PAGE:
The U.S. Senate yesterday failed on a vote to proceed to the consideration of a provision submitted by Senator Sheldon Whitehouse (D-RI) to impose a new tax on taxpayers with more than $1 million of income. The proposal is not that simply stated but it has taken on an isolated life of its own. Known as the Buffett tax or Buffett rule depending on your point of view, it has become the war chant for liberals and Mr. Obama and a rallying point for no-tax Republicans.
The proposal was scored by the Congressional Joint Committee on Taxation to increase taxes by about $46 billion over a ten-year period, a sum representing about 12 days of current deficit spending. Let’s say that again. The solution by the Democrats to reduce the federal deficit running at over a trillion dollars a year will be filled over the next ten years by a provision covering 12 days of current deficit.
The exercise by the Senate on this largely symbolic measure is a waste of time, a political embarrassment, representative how neither the Senate Democrats nor the Administration are really serious about any of the fiscal problems of the country. It is deceptive, a farce and a disservice. This kind of politics makes me angry, cynical and sad.
Even though I do not like them, I do understand the politics. There is an enormous gap between the two parties on the issues of the deficit, government spending and tax fairness, whatever that is. Democrats are trying to use a useless and misdirected proposal to highlight the differences as they see it. So-be-it. If they think this will cure, help or do anything, they are deceiving themselves.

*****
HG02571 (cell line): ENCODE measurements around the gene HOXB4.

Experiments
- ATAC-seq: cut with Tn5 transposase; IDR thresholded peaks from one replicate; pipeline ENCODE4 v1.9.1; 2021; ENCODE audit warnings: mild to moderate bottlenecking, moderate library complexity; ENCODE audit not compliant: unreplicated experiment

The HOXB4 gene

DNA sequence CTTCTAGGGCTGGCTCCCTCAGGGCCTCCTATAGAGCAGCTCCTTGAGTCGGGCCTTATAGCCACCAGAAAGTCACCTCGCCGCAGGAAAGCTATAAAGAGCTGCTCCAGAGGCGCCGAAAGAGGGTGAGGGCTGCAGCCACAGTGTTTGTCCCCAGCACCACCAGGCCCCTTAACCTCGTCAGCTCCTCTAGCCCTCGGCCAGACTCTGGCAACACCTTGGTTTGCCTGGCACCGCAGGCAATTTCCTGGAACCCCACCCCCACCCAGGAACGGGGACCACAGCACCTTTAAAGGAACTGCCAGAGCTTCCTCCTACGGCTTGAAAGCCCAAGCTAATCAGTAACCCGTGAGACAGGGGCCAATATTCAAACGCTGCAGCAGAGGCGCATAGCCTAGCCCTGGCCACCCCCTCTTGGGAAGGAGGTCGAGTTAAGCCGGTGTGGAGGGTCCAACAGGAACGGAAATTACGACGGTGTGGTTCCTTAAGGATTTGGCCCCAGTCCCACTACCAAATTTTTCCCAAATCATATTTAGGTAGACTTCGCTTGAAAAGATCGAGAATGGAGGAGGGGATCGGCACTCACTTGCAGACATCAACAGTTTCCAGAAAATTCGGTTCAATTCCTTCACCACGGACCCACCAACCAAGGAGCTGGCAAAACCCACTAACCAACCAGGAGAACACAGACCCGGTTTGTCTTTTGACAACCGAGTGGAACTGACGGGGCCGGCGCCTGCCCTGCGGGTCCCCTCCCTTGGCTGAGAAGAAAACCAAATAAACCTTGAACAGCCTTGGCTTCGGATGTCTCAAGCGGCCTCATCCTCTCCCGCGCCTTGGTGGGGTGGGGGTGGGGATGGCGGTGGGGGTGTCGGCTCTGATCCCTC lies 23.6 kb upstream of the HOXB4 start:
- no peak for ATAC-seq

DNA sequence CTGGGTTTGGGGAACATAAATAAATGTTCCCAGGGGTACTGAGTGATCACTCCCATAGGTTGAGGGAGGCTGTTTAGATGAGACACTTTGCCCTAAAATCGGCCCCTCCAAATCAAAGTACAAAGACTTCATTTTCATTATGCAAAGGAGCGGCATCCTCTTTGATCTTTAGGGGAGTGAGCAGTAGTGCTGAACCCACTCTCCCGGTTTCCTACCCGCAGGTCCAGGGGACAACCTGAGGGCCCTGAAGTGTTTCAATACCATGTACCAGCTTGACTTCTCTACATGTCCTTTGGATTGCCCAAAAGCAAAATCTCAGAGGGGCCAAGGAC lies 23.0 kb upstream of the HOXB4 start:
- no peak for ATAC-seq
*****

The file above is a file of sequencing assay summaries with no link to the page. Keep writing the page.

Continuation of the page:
The tax system in this country as well as the size of deficit and the largess of the government are out of whack. It needs immediate attention. It needs serious discussion, adult consideration and cooperation among policymakers of all viewpoints. That is not happening and will not happen anytime soon. I do not know what it will take to get to that point. Another meltdown?
I am not defending not raising taxes on anyone. I do know that a great disproportionate of taxpayers pay the bulk of the taxes in this country. Almost 50 percent do not pay any income taxes at all. In fact, lower income taxpayers also get generous refundable credits, like the earned income and child credits, that remove them even further from being a member of the tax paying public.
I also know tax rates for upper incomes are generous and in the scheme of an overall overhaul should be considered. However, there is a limit on how much a person should have to pay as a percentage of his income. If not then, why not just take it all over a certain amount? To portray that enacting the Buffet tax is the panacea is just intellectually dishonest.
I do not buy into the Republican mantra that raising taxes on certain groups is anti-growth or that any particular group is responsible for creating all new jobs. It is more complicated than that. There are many reasons the economy is sluggish. Republicans would be best served by focusing on reforming the tax code, rather than defending the status quo even though they were right to oppose the Buffett tax in this instance.
My expectations for any positives steps by either party are nil but for today the Senate Democrats deserve the blame.